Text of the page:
GabrielZ

GabrielZ

Joined on Feb 3, 2012

Comments

Total: 719, showing: 41 – 60
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Nice lens, I wonder if it performs better than the Sony equivalent?

Link | Posted on Mar 2, 2018 at 10:07 UTC as 35th comment | 1 reply
On article CP+ 2018: Hands-on with Tokina's 50mm F1.4 and 20mm F2 (73 comments in total)

With Tamron and especially Sigma offering all the bells and whistles in the third party lens department, what advantage does Tokina offer over them? Due to their small size I suppose they always seem to be a little behind the curve.

Link | Posted on Mar 2, 2018 at 10:03 UTC as 5th comment | 5 replies
In reply to:

Elliot H: a very silly lens

Indeed

Link | Posted on Mar 2, 2018 at 09:50 UTC

A no-compromise lens too far? I think so...the 105mm is probably superb optically but just too massive for a portrait lens. It seems unwieldy to work with handheld.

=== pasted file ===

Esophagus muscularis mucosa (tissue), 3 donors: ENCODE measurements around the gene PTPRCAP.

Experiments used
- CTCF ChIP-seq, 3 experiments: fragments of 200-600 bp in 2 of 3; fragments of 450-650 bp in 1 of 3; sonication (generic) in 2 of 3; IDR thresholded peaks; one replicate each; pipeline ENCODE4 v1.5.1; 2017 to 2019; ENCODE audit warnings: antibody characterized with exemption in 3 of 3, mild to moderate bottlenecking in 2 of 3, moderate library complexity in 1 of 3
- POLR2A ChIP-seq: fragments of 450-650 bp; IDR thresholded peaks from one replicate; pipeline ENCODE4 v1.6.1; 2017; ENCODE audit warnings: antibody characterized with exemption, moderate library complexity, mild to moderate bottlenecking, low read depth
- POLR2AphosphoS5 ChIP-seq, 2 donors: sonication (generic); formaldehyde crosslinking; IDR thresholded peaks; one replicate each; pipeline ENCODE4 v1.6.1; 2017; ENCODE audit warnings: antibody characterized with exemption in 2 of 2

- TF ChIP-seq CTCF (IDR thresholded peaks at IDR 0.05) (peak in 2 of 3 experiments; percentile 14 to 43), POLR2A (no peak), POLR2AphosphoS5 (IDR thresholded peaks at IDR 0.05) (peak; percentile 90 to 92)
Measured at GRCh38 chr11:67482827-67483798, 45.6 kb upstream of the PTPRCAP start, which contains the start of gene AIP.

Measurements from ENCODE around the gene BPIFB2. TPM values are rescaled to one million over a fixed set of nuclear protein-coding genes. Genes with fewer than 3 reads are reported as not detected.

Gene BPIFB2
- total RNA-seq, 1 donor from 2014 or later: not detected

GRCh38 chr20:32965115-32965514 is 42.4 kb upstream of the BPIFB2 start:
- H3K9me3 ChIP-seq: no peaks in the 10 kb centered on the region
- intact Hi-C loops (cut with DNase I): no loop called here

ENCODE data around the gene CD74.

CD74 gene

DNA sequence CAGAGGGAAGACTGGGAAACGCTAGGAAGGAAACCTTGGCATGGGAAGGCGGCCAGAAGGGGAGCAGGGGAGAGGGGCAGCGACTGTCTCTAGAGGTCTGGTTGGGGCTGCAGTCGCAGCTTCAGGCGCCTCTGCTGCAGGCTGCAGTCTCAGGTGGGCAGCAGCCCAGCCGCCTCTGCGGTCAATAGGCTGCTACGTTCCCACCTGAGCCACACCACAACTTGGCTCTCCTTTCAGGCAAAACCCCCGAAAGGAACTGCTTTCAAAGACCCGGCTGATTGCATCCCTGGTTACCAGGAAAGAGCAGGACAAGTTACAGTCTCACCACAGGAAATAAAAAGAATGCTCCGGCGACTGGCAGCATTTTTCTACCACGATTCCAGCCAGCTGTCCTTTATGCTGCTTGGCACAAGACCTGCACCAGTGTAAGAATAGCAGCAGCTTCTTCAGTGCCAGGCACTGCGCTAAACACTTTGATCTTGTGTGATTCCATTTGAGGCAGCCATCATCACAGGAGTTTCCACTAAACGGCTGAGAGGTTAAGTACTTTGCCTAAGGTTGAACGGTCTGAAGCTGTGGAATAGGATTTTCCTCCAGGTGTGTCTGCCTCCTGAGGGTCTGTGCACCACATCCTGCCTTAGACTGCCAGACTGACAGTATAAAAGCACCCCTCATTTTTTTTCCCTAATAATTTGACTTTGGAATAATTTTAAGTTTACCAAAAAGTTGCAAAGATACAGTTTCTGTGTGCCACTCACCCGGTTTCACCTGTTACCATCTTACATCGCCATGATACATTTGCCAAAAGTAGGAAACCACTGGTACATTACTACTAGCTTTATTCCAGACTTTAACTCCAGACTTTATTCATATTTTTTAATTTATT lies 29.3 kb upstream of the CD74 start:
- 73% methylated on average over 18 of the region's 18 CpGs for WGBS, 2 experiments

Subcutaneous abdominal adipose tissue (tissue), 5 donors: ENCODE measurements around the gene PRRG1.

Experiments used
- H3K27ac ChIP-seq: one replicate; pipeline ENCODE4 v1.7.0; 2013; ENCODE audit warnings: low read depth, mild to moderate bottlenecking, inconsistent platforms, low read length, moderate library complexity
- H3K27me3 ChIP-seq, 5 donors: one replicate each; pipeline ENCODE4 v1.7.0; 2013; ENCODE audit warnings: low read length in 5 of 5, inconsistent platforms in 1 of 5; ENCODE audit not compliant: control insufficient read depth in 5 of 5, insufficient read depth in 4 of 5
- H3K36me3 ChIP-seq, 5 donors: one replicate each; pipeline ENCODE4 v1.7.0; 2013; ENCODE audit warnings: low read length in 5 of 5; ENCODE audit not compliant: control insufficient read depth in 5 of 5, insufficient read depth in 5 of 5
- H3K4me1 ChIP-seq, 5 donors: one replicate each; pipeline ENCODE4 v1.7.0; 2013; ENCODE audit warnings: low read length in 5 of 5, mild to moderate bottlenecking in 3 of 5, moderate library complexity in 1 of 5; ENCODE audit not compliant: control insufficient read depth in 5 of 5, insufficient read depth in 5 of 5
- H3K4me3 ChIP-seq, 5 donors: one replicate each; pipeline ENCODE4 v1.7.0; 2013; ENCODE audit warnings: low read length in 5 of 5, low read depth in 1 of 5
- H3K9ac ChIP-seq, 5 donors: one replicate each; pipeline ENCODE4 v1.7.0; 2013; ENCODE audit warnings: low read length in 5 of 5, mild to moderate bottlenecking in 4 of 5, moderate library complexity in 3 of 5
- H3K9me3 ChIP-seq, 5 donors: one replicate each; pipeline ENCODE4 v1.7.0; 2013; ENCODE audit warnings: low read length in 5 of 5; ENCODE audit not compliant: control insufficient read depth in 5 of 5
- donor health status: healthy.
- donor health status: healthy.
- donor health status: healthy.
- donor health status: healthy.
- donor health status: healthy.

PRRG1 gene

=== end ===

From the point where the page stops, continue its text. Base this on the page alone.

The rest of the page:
Link | Posted on Mar 2, 2018 at 09:43 UTC as 43rd comment | 5 replies
On article Fujifilm X-H1: What you need to know (239 comments in total)
In reply to:

Shlomo Goldwasser: "It's not totally clear-cut who this camera is for."

Given its price and feature set it is directly competing with the Panasonic G9 and Olympus OMD-EM1mkii, as well as the Nikon D500. While the x-h1 has not been tested yet, its spec sheet and feature set are not as impressive as the competition.

This camera looks like fanservice.

Shlomo Goldwasser but that means the sensor has to move twice the distance vertically or horizontally. Can current IBIS systems, like the one used in the X-H1 do that?

Link | Posted on Feb 28, 2018 at 14:34 UTC
In reply to: